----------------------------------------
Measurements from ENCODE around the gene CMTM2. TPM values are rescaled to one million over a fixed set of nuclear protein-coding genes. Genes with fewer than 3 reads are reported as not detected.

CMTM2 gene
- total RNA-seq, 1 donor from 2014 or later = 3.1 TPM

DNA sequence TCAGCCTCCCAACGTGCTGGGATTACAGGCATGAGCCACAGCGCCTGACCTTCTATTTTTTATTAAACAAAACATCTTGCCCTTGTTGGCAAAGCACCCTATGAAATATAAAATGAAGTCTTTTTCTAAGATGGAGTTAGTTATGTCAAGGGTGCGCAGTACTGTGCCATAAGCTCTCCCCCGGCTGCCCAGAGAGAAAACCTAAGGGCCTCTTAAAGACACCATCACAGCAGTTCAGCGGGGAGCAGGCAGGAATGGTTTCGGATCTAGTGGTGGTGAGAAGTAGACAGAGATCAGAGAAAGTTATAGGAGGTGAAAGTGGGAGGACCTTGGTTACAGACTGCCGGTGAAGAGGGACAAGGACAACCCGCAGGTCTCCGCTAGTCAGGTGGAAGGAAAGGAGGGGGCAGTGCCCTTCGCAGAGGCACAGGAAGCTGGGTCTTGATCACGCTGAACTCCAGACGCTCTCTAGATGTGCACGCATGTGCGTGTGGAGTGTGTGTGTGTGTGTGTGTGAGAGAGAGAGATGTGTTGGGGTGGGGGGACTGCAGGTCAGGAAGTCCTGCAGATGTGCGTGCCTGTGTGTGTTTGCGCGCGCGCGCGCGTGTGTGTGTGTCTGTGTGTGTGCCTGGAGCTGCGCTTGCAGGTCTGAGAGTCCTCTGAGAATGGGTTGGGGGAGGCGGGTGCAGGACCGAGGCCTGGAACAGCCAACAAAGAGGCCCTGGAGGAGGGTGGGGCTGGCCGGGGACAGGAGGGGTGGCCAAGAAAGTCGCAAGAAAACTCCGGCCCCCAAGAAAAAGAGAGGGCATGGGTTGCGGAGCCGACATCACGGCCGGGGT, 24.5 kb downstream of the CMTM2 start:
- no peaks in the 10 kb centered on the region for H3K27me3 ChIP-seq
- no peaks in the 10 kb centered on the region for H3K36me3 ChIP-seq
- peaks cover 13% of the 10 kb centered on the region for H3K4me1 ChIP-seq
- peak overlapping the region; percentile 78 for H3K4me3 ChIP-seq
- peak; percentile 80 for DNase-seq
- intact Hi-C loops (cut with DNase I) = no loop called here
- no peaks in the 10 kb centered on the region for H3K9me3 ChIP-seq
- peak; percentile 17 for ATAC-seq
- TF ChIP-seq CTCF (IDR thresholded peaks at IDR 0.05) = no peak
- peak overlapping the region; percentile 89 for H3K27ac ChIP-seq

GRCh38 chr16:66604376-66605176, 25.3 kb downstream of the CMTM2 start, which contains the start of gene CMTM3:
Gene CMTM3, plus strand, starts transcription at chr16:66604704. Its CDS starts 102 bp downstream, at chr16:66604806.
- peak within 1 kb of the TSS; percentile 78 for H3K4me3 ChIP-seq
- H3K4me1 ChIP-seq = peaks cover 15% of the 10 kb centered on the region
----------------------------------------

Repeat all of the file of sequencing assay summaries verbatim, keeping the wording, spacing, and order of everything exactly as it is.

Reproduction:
Measurements from ENCODE around the gene CMTM2. TPM values are rescaled to one million over a fixed set of nuclear protein-coding genes. Genes with fewer than 3 reads are reported as not detected.

CMTM2 gene
- total RNA-seq, 1 donor from 2014 or later = 3.1 TPM

DNA sequence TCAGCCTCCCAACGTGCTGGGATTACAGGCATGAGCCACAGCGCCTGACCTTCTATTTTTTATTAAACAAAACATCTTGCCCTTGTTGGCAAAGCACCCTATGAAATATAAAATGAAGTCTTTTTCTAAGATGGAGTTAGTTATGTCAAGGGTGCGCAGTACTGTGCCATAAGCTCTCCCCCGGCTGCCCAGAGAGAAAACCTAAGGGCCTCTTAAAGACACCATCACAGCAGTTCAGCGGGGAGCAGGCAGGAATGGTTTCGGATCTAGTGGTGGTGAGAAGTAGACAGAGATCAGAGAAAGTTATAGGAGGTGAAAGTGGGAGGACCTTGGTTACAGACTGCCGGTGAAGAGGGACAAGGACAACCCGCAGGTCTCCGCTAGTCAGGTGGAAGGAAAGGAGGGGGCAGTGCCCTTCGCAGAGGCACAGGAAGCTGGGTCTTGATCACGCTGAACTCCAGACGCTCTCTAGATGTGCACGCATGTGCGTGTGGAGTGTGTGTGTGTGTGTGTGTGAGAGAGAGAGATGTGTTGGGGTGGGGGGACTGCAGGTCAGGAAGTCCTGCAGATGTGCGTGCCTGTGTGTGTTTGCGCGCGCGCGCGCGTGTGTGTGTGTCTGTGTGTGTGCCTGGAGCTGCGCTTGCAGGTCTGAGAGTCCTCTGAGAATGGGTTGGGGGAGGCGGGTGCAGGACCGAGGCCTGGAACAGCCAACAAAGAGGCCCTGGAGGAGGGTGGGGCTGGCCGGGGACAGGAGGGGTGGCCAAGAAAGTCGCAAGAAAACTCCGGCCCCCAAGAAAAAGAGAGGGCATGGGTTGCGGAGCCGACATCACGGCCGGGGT, 24.5 kb downstream of the CMTM2 start:
- no peaks in the 10 kb centered on the region for H3K27me3 ChIP-seq
- no peaks in the 10 kb centered on the region for H3K36me3 ChIP-seq
- peaks cover 13% of the 10 kb centered on the region for H3K4me1 ChIP-seq
- peak overlapping the region; percentile 78 for H3K4me3 ChIP-seq
- peak; percentile 80 for DNase-seq
- intact Hi-C loops (cut with DNase I) = no loop called here
- no peaks in the 10 kb centered on the region for H3K9me3 ChIP-seq
- peak; percentile 17 for ATAC-seq
- TF ChIP-seq CTCF (IDR thresholded peaks at IDR 0.05) = no peak
- peak overlapping the region; percentile 89 for H3K27ac ChIP-seq

GRCh38 chr16:66604376-66605176, 25.3 kb downstream of the CMTM2 start, which contains the start of gene CMTM3:
Gene CMTM3, plus strand, starts transcription at chr16:66604704. Its CDS starts 102 bp downstream, at chr16:66604806.
- peak within 1 kb of the TSS; percentile 78 for H3K4me3 ChIP-seq
- H3K4me1 ChIP-seq = peaks cover 15% of the 10 kb centered on the region